To effectively manage state government, the governor and lawmakers need flexibility to set budget priorities from year to year.
But a program that requires a mandatory level of government spending on public art is but one example of the way the state budget tends to operate on autopilot. Lawmakers are right to consider changes.
The program in question is Percent for Art, which mandates that 1 percent of the total amount spent on large state construction projects or renovations be spent on art inside or on the grounds of the project.
Having art in or around public buildings is a nice way to bring culture to visitors who might not ever make it into an art museum. The wonderful Depression-era murals in the State Capitol, done long before the Percent for Art program came into existence, are a reminder of the special place art can occupy in the public square. The Percent for Art program has also helped support Louisiana artists, although some of the money has been used to hire out-of-state artists, too.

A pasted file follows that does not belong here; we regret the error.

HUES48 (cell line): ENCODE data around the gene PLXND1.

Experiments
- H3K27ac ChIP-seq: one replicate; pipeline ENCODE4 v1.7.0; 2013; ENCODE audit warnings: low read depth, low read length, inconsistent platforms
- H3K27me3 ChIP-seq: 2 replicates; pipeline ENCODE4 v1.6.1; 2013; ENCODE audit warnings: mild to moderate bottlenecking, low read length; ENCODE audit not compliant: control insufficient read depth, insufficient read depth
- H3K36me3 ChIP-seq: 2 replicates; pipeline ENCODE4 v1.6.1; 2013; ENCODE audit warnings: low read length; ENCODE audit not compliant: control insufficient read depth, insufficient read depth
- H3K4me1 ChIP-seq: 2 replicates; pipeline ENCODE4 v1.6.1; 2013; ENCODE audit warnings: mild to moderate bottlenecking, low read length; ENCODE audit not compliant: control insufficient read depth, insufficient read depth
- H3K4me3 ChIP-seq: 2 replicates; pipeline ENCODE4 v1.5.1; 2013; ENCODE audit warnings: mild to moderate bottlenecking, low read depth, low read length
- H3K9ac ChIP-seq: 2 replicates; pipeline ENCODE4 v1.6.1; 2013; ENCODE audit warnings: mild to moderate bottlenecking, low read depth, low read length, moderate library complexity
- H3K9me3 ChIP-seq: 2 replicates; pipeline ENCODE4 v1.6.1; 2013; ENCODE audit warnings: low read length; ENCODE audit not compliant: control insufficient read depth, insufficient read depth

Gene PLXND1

But a statutory requirement to spend a certain amount of money on statues and paintings seems especially off-key this year, as the state faces millions in red ink.
Cutting back on spending for public art isn’t going to save the state much money, but a larger principle is at stake. Budget decisions should be balanced against many other needs, but that’s not possible when funding is triggered automatically.
State Rep. Rob Hensgens, R-Abbeville, is sponsoring House Bill 216, which would cap state spending on public art at a more modest level. It seems like a step in the right direction. If we want the governor and lawmakers to advance responsible budgeting, they need the power to do so.